Jamie Stoker is a freelance portrait and fashion photographer living in his home city of London.
With an early interest in documentary photography whilst studying at the London College of Communication and University of Brighton he likes to shoot in a quiet and considered manner letting his subjects speak for themselves.
Recently this way of working has lead to him covering fashion weeks for clients such as Burberry, Dior and T: The New York Times Style Magazine. When not backstage, he also shoots a range of portrait and fashion commissions for brands, magazines and agencies – as well as personal work when he can find the time.
XF50mmF1.0 with Jamie Stoker
One of the main pieces of advice I give when asked is the importance of matching the right gear to the right job, and by extension your approach to shooting in general. This enables you to focus on what you do best and makes sure you aren’t fighting your gear whilst working. An award winning photojournalist I saw speak a few years ago summed it up perfectly when he explained the more you get on with your gear, the more it gets out of the way and enables you to take the best possible image of any particular scenario. As a freelance photographer working in London the majority of my commissions revolve around taking editorial portraits within the arts and fashion industry, usually shooting candidly and in available
(and often low) light. With that in mind I followed the rumours and subsequent announcement of the XF50mmF1.0 lens eagerly as it seemed like an ideal fit for my style of shooting, and so it was particularly exciting when a couple of weeks ago I was asked to test it out on a shoot. In this article I’d like to share how I found the lens to use, and how it supported the way I like to shoot.
For this shoot I was photographing a friend of mine who is a very talented artist as she painted, sketched and explored a beautiful and charming museum here in London, full of interesting objects and rooms. My first reaction of the lens upon arrival at our location was that this is clearly a solid, reliably built piece of professional kit. It has that reassuring feeling of heft and solidity (without being uncomfortably large or heavy). It focuses extremely fast, quietly and accurately. And it is weather sealed so you can have full confidence working with the lens. As someone who was initially taught and interested in documentary photography, I’ve long been a fan of the one camera, one prime lens approach when shoots allow it. This really lets me cut out all options and distractions and focus purely on composition and building a sequence of images to tell the story of my subject and our shoot together. I start seeing potential images and framing with my eyes, rather than worrying about different lens or zoom options.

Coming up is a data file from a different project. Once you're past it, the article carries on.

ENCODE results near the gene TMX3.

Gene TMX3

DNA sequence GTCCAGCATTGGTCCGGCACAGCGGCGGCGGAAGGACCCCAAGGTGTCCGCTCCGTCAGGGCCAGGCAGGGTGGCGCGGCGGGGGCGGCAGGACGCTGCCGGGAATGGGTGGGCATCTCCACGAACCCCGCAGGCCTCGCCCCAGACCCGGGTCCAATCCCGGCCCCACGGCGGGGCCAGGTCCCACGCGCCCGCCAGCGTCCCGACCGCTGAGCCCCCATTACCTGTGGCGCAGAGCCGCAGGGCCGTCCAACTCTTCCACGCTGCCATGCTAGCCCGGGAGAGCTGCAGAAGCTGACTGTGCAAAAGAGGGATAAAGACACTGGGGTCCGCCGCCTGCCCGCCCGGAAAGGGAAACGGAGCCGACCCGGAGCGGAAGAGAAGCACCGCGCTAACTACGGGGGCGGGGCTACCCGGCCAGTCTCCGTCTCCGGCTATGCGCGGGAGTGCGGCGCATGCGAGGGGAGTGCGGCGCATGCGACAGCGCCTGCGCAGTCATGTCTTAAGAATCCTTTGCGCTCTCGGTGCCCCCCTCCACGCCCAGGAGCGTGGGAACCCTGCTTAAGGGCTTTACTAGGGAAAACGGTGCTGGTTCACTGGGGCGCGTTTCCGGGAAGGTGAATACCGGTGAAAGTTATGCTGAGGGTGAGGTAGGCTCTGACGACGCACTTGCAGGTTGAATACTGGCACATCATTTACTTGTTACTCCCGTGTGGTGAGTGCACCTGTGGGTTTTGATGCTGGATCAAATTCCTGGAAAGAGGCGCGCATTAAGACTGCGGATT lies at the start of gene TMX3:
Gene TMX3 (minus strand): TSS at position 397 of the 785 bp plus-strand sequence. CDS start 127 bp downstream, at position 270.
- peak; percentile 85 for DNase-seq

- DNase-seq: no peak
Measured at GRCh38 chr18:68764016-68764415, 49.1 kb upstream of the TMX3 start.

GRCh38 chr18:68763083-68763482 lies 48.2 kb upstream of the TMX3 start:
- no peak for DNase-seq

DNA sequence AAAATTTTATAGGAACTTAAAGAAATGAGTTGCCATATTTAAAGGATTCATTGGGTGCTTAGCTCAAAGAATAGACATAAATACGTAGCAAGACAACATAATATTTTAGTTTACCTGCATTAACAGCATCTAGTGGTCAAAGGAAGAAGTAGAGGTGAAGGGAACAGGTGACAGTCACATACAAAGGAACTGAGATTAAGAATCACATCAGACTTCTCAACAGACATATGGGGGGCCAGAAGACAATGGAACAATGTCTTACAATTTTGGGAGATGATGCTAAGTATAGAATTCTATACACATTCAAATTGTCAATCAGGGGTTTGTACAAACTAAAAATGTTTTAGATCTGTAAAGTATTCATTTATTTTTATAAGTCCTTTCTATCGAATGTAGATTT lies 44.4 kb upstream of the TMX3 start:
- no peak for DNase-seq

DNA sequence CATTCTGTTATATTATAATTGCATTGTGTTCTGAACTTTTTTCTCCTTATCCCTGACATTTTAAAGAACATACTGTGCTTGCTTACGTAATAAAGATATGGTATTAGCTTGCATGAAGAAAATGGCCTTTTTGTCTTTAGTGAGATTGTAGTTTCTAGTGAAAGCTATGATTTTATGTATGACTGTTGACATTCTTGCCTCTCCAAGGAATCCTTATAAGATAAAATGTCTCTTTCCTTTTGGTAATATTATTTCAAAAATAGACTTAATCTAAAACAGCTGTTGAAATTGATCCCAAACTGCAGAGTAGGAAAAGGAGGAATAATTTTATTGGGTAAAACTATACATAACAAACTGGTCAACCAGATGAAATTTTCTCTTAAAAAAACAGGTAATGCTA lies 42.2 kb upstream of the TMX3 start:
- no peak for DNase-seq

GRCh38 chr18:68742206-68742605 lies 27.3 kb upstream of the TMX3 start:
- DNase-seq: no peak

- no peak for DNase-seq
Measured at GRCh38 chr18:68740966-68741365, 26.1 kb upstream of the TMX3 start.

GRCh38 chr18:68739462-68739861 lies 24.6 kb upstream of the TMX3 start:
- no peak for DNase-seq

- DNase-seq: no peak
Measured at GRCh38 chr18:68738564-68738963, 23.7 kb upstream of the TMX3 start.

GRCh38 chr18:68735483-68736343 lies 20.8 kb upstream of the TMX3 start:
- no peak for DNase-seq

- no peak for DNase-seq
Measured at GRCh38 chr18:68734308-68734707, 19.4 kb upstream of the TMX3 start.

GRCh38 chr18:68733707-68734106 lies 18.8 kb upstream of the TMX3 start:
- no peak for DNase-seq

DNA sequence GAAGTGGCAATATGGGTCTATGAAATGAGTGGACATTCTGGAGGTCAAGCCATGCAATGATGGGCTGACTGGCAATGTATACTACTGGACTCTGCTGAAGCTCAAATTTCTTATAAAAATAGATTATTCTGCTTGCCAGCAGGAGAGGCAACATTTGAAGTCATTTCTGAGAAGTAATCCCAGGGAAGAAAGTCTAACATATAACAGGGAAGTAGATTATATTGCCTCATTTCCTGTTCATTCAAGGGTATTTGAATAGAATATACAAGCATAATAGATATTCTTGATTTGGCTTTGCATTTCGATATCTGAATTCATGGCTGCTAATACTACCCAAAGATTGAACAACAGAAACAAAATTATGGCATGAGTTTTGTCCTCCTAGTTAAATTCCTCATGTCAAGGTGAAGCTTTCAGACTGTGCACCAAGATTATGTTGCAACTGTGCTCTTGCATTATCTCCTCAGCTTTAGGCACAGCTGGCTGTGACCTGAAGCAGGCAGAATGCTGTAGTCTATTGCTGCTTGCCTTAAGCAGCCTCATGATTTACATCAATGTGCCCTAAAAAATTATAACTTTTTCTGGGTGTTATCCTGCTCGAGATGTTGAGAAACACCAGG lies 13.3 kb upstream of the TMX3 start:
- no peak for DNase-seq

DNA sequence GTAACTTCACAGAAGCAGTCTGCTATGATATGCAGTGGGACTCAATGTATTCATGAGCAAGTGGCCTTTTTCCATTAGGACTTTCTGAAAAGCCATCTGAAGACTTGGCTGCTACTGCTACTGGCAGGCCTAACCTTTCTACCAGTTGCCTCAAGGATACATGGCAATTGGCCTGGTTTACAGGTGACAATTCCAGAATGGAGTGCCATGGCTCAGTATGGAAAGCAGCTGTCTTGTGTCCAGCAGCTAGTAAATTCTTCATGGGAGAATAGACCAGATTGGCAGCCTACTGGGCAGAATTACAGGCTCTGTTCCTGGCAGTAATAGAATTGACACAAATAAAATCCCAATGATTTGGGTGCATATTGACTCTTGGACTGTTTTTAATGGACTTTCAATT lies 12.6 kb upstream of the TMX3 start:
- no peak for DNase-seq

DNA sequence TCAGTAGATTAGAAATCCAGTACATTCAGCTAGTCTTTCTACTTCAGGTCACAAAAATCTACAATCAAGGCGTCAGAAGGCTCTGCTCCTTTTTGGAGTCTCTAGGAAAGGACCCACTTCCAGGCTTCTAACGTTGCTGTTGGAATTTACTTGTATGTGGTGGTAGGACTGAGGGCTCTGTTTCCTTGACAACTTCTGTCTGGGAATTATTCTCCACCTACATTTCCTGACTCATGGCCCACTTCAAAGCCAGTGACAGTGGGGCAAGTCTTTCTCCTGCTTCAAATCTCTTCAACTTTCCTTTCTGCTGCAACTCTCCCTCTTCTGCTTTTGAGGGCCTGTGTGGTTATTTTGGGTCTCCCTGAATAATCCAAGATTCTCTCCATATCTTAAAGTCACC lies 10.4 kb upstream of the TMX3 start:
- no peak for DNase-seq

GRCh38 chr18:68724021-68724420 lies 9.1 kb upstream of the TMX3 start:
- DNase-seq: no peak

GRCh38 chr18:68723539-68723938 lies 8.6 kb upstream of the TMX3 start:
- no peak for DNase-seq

For most (including myself) the main draw of the lens is the extremely fast F1.0 aperture which gives you an extra boost when shooting in low light and a beautiful narrow depth of field which really lets you highlight your subjects within their surroundings. The vast majority of images seen here from this shoot were shot at F1.0 and in my opinion the image quality is exceptional. In the past both on film and on digital, I’ve tried out various super fast aperture lenses, and sometimes they have an almost novelty soft look about them and I would often lose interest and revert back to sharper slower lenses. Here however I think the look of the images wide open have a perfect match of magic, popping image quality but still plenty of detail and sharpness to use them on professional shoots and requirements.
When I first started shooting 15 years ago my favourite focal length was around 35mm for a flexible everyday point of view. Over the years this increased to 50mm for its one size fits all qualities, but once I started working the short telephoto range of lenses really came into their own as my first choice on most portrait shoots. Obviously a longer lens is more flattering for the way it renders our subjects, but for me most valuable is a narrower field of view which lets me pick out the most interesting and flattering aspects of my subject and their environment. I sometimes call this curating reality in that I know I want to take a great portrait of my subject, but I want to make a conscious decision what and more importantly what not to include in my frame (fire exit and wall signs, people doing weird things in the background and other distracting elements.) Add in the narrow F1.0 depth of field that lets me further isolate and separate my focus from any distractions and this lens really enables me to take the most interesting image in a portrait scenario.
Another piece of advice I give is having the idea in mind that a great portrait shoot of someone can be made up not just of images of the person in question, but also interesting incidentals and extra images of their work and environment which gives the viewer extra context and lets you or the magazine you are working for build a narrative and sequence of images. For me this kind of shoot is where this lens is ideal. You are slightly wider than a normal 85mm equivalent portrait lens so you can really commit to a one lens, one camera focused way of shooting. And you have such a beautiful image quality that you can bring together a varied but aesthetically pleasing and consistent set of images of your subject and their context.
As I mentioned at the beginning, choice of gear is very subjective and what works for one person might not match and help the approach a different photographer is trying to take. But if you are taking available light portraits in a natural and cinematic style, and want just one lens that has that magic something but backed up with the highest professional feel – the XF50mmF1.0 is a perfect match and one worthy of a closer look.